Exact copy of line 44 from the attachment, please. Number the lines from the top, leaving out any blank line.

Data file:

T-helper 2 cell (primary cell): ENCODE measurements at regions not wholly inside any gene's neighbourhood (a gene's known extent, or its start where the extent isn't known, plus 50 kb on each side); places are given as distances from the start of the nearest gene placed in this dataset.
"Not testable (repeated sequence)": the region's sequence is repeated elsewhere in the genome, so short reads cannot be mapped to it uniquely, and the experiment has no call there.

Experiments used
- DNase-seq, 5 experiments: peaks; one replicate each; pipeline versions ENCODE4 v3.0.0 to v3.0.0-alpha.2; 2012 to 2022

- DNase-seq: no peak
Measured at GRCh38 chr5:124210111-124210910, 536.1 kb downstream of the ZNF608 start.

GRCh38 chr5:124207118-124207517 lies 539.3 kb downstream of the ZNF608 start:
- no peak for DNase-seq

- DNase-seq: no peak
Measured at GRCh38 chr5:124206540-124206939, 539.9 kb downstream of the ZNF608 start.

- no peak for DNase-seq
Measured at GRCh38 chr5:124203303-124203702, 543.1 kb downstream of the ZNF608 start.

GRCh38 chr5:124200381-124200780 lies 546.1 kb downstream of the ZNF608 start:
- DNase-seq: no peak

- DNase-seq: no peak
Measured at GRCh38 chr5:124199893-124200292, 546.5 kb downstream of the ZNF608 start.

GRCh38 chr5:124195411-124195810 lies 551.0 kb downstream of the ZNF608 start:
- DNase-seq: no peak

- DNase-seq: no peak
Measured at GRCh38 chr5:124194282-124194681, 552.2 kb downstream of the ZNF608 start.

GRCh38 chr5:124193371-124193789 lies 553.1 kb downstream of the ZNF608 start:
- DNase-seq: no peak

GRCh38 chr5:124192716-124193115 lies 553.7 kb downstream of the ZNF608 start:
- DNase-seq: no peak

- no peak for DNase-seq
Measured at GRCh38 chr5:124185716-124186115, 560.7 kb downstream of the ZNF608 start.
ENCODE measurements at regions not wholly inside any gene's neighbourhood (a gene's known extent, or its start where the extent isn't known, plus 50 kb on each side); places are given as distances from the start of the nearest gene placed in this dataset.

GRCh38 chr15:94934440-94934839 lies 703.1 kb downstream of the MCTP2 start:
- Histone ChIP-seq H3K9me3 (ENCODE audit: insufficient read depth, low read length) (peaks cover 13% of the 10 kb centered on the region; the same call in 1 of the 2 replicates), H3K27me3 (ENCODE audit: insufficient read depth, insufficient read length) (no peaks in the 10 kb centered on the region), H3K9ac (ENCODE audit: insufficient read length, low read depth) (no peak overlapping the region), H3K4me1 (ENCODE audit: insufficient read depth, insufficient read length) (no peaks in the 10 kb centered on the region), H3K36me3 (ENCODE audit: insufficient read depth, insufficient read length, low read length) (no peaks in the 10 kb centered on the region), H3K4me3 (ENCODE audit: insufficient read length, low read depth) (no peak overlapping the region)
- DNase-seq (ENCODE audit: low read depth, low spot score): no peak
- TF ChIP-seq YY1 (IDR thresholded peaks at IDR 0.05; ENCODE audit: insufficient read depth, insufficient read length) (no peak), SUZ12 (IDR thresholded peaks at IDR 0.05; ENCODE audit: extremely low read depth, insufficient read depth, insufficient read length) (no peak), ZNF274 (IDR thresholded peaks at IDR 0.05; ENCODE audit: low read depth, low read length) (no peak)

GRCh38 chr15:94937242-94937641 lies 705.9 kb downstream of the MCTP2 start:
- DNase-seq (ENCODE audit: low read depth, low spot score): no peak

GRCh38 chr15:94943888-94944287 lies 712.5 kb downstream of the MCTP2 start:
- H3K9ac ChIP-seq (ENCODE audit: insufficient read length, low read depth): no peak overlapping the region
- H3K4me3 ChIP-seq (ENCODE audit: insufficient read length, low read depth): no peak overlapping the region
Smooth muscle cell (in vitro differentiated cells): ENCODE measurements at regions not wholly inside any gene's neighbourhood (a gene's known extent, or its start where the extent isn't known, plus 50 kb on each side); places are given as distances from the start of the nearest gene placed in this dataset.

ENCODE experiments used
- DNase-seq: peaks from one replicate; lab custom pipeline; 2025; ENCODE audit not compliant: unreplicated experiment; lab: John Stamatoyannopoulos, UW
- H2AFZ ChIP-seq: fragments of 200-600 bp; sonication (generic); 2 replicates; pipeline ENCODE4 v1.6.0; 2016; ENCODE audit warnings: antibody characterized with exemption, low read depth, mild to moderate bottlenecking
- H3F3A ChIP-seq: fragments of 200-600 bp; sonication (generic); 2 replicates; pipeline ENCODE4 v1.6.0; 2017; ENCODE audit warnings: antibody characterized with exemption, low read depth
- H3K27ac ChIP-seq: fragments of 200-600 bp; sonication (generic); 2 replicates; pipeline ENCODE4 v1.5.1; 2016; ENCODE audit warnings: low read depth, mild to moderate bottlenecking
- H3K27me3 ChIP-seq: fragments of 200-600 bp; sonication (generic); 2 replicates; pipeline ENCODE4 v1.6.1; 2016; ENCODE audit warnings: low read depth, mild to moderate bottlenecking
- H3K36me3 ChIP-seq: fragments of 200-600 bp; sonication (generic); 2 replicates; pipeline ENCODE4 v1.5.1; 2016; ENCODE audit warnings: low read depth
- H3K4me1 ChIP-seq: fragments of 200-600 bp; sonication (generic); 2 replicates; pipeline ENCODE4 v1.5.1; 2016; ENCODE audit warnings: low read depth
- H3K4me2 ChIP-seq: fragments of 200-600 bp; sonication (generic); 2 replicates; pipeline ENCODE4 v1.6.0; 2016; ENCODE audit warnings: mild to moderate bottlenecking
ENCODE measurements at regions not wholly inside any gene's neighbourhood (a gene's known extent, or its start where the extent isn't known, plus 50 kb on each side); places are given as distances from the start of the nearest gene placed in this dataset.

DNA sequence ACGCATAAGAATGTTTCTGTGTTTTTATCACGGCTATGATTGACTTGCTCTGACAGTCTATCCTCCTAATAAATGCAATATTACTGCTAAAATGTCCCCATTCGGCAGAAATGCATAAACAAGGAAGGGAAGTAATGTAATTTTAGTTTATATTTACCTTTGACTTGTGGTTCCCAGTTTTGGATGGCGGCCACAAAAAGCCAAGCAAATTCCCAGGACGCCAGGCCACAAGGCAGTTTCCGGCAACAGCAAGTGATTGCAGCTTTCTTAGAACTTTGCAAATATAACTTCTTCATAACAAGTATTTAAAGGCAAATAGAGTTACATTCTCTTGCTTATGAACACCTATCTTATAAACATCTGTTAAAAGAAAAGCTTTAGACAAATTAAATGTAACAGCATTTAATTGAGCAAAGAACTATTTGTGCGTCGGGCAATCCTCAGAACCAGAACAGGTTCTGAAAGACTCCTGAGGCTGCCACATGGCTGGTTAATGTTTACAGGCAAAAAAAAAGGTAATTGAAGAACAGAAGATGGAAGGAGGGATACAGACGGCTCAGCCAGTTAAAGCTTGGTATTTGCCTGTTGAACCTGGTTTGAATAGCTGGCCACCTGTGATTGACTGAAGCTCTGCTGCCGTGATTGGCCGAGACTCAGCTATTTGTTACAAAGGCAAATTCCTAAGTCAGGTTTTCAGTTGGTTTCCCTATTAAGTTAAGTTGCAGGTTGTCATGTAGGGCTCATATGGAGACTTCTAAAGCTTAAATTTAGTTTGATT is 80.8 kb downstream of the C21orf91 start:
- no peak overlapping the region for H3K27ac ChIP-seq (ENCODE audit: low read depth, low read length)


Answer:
- H3K36me3 ChIP-seq: fragments of 200-600 bp; sonication (generic); 2 replicates; pipeline ENCODE4 v1.5.1; 2016; ENCODE audit warnings: low read depth